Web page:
I’m currently in the unforeseen but very fortunate position of having near front row seats in multiple companies that are IPO candidates. The related discussions are equal parts thought-provoking and stressful. Some thoughts:
There are a plethora of late-stage financing instruments available today that can obviate the necessity of an IPO. So the relevant questions concern the team’s enthusiasm, the company’s financial strength, and market criteria.
🤝 Team Readiness
If the leadership team doesn’t want to go public, there’s little to discuss. I can’t imagine anything more destructive to value creation that trying to force an unwilling team to make a dramatic change in corporate governance.
If the CEO is not dreaming about ringing the NYSE bell or pushing the button on the NASDAQ floor, an IPO makes no sense. Before going too far down the IPO road, founders should conduct a thorough self-examination.
The key question is, “Do they want to grow this company for the next few decades of their life?” That is the primary reason to consider an IPO. IPOs are not liquidity events for founders.
🚨🚨🚨 IPOS ARE NOT LIQUIDITY EVENTS FOR FOUNDERS 🚨🚨🚨
If a founder’s primary goal is liquidity, a traditional M&A process is a better idea. IPOs are a tool that allow founders to play the long game. Rule 10b5–1 legally limits an executive’s ability to get rich quick, and the social signal of a founder cashing out cements it.
IPOs may be less ideal for most investors too. I’d strongly recommend listening to this interview with @bgurley to better understand how the IPO process is optimized for bankers at the expense of founders and funders.
Bill Gurley - All Things Business and Investing - [Invest Like the Best, EP.137]
My guest this week is Bill Gurley, a general partner at Benchmark Capital and one my favorite investment thinkers. As…
Sequoia’s Mike Moritz offers an even more critical appraisal, “For stock offerings, investment banks occupy the same position in the investment universe as a scalper does in the theatre world.”
Investment banks are losing their grip on IPOs
The coming week marks the 15th anniversary of Google's initial public offering - the first concerted effort to break…
Whether you choose an IPO or direct listing, being a public company CEO is a fundamentally different job. It requires tight management to ensure good news is delivered on a quarterly cadence, fluency in high finance, love for hard-charging sales, and appeasing cranky analysts.
A founder/CEO might be open to that, but is the team ready and available? Are the COO and CFO roles filled with folks who relish this and can go through the motions both before and after? Previous experience really does help here. If uncertainty reigns, pause.
💰 Financial Strength
The cost of preparing to file starts at millions. There are real jumps in expected salary costs to support a public company CFO as well as their staff. That’s just the start. If the company can’t view these costs as rounding errors, they’re not ready.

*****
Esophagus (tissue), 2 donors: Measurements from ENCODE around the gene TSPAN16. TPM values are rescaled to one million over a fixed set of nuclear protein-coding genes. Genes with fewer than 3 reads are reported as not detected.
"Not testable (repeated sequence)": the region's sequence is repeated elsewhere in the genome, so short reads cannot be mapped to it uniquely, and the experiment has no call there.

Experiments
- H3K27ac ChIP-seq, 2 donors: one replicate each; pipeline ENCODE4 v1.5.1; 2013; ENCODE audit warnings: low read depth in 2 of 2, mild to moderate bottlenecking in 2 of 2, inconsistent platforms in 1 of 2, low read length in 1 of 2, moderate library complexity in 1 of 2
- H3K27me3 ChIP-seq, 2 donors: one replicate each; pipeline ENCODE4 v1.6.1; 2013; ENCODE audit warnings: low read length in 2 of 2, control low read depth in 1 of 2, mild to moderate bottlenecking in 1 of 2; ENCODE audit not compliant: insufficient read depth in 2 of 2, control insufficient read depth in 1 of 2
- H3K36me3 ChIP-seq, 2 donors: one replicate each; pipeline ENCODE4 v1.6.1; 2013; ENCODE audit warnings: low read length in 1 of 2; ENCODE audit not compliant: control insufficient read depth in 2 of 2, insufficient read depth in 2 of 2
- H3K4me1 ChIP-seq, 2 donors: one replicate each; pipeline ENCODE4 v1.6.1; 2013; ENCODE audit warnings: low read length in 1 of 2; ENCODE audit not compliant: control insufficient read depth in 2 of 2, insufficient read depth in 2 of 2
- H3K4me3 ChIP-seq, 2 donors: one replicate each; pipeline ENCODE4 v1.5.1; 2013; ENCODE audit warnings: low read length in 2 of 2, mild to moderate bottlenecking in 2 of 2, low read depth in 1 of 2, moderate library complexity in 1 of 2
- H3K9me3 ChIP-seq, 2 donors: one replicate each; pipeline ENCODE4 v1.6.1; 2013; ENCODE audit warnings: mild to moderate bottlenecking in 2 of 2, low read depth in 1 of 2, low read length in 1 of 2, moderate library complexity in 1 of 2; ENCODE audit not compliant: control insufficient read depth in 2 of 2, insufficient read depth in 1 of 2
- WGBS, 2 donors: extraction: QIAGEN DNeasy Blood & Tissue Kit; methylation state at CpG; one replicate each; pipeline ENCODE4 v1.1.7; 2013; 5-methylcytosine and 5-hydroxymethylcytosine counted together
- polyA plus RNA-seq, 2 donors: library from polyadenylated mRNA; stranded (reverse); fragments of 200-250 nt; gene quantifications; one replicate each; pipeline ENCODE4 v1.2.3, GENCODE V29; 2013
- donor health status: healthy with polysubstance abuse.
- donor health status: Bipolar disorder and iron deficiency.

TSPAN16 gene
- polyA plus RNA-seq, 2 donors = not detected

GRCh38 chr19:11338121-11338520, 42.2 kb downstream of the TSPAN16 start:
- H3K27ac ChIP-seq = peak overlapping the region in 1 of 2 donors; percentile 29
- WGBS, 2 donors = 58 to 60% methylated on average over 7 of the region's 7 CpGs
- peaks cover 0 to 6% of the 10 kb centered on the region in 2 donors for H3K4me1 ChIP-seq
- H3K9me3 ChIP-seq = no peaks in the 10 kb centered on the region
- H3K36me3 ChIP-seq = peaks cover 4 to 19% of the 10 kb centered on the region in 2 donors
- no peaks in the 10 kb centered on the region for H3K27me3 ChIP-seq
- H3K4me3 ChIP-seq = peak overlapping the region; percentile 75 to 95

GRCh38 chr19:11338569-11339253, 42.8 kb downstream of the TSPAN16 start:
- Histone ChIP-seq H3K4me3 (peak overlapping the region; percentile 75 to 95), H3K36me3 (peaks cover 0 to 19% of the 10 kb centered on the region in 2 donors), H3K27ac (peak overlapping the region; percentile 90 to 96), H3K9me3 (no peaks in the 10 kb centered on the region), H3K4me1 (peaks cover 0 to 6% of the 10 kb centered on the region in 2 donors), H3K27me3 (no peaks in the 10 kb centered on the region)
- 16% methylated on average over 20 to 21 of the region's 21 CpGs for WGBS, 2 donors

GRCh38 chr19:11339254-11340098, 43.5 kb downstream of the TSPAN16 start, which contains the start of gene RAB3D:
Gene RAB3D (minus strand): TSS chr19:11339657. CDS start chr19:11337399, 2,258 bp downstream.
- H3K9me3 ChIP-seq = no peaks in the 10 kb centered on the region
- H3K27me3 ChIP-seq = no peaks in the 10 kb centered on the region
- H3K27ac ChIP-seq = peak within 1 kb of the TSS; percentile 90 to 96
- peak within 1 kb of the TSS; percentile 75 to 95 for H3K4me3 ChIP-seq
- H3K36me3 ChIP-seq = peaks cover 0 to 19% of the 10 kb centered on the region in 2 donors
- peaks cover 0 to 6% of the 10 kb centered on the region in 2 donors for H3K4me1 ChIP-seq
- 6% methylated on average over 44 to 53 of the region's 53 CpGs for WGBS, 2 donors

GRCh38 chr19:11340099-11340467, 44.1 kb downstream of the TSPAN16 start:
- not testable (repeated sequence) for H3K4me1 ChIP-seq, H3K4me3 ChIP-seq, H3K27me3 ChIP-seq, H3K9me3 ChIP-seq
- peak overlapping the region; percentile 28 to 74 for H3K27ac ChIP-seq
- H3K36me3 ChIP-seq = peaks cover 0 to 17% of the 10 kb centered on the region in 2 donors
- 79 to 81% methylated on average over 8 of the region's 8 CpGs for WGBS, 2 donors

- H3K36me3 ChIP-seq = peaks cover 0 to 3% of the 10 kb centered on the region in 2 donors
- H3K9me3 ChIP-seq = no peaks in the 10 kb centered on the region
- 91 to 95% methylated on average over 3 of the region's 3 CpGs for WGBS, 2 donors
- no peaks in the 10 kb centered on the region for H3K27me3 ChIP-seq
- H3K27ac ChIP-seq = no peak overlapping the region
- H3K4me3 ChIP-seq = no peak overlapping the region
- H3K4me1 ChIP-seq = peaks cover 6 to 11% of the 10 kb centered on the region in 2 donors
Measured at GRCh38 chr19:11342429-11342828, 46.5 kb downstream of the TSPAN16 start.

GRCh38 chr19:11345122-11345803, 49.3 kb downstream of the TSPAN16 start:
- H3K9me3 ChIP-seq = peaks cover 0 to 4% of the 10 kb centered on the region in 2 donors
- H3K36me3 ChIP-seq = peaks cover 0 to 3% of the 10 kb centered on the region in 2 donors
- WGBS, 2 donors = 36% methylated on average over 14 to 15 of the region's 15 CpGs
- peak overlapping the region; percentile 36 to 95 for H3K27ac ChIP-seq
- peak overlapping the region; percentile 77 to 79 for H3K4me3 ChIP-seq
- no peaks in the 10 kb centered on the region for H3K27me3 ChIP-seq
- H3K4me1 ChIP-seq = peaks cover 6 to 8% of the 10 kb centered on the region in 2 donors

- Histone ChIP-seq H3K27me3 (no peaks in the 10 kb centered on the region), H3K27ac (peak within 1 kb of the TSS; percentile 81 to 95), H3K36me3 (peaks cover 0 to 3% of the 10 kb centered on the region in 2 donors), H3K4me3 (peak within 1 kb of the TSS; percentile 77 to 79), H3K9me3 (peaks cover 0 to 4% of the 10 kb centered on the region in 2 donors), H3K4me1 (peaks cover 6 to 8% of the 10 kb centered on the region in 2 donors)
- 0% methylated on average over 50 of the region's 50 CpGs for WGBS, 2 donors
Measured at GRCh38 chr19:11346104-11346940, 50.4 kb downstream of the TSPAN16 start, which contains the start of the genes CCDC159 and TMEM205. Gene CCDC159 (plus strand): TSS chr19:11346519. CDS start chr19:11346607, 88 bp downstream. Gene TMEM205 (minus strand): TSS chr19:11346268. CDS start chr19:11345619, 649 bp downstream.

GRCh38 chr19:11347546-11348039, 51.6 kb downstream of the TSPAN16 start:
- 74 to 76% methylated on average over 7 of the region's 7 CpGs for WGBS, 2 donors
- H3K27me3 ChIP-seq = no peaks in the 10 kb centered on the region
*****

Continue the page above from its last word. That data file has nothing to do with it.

The business also needs to be well-functioning and instrumented. The CEO can’t be immersed in day-to-day operations. The IPO prep process is all-consuming and will draw huge gobs of attention from the senior team for at least a year ahead of the proposed offering.
Are the financials IPO-worthy? It seems like an obvious question, but if a startup can’t achieve a significant multiple over its last round, later-stage investors might not even be interested in entertaining the idea.
If the business is growing that fast, is it really wise to sacrifice the upside? If the company has tremendous growth opportunities in front of it and access to capital, pursuing those opportunities and re-evaluating the IPO opportunity later seems to be a better idea.
🌐 Macro Considerations
The IPO window was wide open post-Datadog, but WeWork slammed it shut. Now it seems fitting that all are doing the math with extra vigilance. Companies in hot verticals need to figure out if they want to be the ones to test conviction.
Still, bankers remain self-servingly seductive. IPO underwriters may be the best-educated, most smartly dressed used car salespeople you’ll ever meet. They’ll gloss over the flaws of your business and trumpet minor successes. It’s flattering but misleading.
There may be pressure from some shareholders to move aggressively. Sometimes they’ll be offering wise counsel, but it’s important to understand their motives. Liquidity from this IPO might be the key to their raising a new fund, or buying a yacht:
Jim Clark's Boat Is Smarter Than Yours Netscape's navigator likes the sea. He likes to write…
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Even if the company gets out well (by their own definition), managing analysts during a downturn is no picnic, when all of the company’s financials are laid bare for the world (& their fiercest competitors) to see.
An IPO is considered by most founders to be a massive milestone. This perception makes them susceptible to accepting the friction, misinformation and under-pricing that serves Wall Street, not Main street (or even Sand Hill Road, SoHo, or Harvard Square.)
If it is a go on IPO, keep reminding yourself that you are far off “home turf” and question every “given” that you are given. Not to do so is unforgivable — it is misaligned with the thoughtfulness, tenacity, smarts, and courage that got you to this enviable moment.
And remember: Having *built the IPO-ready business* is the massive milestone. And that is what deserves the real celebration of the founders and the teams.